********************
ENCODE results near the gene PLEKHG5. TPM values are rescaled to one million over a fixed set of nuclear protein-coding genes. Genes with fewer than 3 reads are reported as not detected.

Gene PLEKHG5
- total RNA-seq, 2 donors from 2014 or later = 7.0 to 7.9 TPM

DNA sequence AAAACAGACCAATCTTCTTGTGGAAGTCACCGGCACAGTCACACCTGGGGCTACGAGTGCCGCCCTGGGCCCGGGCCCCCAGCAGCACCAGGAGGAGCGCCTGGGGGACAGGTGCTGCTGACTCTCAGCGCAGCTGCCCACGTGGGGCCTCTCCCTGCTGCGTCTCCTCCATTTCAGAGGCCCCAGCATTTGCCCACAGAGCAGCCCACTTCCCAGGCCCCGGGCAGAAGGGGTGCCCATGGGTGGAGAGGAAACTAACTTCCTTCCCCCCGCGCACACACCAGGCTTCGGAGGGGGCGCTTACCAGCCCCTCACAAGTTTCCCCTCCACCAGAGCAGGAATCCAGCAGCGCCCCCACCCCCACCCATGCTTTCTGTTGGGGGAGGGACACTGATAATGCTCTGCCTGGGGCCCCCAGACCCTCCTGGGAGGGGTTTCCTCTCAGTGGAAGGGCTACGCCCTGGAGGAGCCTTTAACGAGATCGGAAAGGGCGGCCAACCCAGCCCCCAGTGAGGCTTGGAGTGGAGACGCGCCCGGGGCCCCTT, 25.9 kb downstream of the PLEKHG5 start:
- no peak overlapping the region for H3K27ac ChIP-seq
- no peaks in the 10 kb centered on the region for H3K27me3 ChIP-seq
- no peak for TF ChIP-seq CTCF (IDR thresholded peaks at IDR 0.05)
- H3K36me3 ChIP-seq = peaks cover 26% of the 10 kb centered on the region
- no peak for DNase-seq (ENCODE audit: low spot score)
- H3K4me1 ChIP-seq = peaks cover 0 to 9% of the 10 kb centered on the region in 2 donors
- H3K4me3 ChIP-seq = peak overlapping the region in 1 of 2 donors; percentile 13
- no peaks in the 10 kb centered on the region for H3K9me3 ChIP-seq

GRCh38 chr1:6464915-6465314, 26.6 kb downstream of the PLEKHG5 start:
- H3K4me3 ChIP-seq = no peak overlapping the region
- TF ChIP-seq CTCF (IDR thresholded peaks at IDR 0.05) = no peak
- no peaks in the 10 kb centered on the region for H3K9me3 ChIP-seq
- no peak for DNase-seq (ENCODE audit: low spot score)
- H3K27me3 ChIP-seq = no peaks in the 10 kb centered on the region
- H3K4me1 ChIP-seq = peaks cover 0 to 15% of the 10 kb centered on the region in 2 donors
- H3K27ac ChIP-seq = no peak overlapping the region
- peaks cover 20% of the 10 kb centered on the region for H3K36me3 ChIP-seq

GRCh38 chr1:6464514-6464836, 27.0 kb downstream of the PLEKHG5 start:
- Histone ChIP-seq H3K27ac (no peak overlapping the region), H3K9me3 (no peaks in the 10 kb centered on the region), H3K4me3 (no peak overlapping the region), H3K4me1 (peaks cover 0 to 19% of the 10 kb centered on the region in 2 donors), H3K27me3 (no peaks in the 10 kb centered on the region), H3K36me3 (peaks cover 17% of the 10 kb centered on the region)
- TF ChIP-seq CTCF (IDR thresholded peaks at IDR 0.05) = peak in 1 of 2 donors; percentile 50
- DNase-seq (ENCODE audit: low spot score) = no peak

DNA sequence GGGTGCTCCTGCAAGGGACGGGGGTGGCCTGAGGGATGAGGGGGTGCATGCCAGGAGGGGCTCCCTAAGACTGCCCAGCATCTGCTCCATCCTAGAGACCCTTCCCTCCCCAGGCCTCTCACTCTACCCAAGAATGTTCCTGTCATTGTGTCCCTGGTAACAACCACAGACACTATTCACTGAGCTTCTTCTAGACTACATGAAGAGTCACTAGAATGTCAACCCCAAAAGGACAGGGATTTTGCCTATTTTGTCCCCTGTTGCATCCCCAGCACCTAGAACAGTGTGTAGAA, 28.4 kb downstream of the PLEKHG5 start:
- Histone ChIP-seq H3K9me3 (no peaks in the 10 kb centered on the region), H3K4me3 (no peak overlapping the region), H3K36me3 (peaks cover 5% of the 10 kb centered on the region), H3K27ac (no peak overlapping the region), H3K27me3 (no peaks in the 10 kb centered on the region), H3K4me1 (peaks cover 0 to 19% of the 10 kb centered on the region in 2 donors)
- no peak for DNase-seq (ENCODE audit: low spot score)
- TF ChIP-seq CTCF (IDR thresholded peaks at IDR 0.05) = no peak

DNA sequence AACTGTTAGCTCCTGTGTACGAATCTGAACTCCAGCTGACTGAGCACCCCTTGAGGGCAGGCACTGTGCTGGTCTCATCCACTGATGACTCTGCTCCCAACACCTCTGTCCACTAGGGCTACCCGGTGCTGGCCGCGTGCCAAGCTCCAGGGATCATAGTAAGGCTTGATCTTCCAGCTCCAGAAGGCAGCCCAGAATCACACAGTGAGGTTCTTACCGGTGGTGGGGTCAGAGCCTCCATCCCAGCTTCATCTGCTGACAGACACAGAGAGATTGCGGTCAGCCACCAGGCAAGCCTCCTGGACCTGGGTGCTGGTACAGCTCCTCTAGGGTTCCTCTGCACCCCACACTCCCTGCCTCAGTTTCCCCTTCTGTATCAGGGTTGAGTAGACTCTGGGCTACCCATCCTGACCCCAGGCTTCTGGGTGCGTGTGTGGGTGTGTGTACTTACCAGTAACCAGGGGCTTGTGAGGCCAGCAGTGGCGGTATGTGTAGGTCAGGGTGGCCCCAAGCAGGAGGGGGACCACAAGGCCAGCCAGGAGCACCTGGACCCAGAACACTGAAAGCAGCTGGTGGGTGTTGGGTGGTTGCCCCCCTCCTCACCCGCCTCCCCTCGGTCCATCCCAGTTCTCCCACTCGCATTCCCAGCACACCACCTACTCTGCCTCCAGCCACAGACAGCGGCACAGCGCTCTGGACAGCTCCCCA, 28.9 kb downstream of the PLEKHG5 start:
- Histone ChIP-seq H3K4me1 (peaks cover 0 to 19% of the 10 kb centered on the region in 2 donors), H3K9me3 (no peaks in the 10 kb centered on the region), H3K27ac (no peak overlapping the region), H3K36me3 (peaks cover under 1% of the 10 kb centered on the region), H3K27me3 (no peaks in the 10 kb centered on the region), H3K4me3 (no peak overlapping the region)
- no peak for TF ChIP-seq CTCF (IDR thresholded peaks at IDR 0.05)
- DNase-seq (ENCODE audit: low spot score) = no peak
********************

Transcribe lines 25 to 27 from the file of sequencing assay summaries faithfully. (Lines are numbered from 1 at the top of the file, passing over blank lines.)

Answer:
- DNase-seq (ENCODE audit: low spot score) = no peak

DNA sequence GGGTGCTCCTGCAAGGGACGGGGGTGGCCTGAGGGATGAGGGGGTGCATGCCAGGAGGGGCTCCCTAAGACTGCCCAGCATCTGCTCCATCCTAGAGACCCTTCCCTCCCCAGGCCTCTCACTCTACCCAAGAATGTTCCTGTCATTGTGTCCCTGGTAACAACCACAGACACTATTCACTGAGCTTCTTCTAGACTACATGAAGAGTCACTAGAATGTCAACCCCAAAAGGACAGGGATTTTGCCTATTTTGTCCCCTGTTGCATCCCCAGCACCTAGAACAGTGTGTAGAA, 28.4 kb downstream of the PLEKHG5 start:
- Histone ChIP-seq H3K9me3 (no peaks in the 10 kb centered on the region), H3K4me3 (no peak overlapping the region), H3K36me3 (peaks cover 5% of the 10 kb centered on the region), H3K27ac (no peak overlapping the region), H3K27me3 (no peaks in the 10 kb centered on the region), H3K4me1 (peaks cover 0 to 19% of the 10 kb centered on the region in 2 donors)